These thoughts were pregnant with dejection and reverie. Clithero, during the day, was forgotten. On the succeeding night, my intentions, with regard to this man, returned. I derived some slender consolation from reflecting, that time, in its long lapse and ceaseless revolutions, might dissipate the gloom that environed me. Meanwhile, I struggled to dismiss the images connected with my loss and to think only of Clithero.
My impatience was as strong as ever to obtain another interview with this man. I longed with vehemence for the return of day. I believed that every moment added to his sufferings, intellectual and physical, and confided in the efficacy of my presence to alleviate or suspend them. The provisions I had left would be speedily consumed, and the abstinence of three days was sufficient to undermine the vital energies. I sometimes hesitated whether I ought not instantly to depart. It was night indeed, but the late storm had purified the air, and the radiance of a full moon was universal and dazzling.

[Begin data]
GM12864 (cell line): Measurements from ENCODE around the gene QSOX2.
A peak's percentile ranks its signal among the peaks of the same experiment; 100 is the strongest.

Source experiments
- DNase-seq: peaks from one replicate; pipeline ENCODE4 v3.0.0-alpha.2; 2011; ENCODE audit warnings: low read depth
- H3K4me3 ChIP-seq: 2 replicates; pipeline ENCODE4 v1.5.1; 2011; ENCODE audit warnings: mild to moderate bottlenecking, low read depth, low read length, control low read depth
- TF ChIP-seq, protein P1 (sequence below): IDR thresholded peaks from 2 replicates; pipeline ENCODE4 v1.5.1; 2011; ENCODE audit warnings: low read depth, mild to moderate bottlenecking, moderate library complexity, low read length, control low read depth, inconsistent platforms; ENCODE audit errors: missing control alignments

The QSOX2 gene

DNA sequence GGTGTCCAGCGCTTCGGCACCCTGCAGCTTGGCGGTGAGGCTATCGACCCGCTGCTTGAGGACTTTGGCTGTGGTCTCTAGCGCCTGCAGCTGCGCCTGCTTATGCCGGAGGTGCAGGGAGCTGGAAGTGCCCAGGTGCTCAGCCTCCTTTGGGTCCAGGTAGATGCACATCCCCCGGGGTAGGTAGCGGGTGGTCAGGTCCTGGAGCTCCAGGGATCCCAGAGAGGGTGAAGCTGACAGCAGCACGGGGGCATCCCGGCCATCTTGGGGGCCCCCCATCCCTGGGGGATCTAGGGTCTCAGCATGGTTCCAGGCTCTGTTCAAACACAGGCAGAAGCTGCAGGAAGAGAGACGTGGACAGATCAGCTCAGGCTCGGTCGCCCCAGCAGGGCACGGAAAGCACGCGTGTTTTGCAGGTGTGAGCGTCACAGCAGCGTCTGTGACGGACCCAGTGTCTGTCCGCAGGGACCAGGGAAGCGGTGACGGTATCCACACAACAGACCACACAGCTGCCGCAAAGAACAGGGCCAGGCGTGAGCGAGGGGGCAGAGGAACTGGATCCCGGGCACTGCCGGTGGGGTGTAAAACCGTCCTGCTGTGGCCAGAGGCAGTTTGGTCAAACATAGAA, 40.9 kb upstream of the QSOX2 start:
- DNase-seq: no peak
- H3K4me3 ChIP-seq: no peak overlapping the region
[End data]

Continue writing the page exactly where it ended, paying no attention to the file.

From this attempt I was deterred by reflecting that my own frame needed the repairs of sleep. Toil and watchfulness, if prolonged another day, would deeply injure a constitution by no means distinguished for its force. I must, therefore, compel, if it were possible, some hours of repose. I prepared to retire to bed, when a new incident occurred to divert my attention for a time from these designs.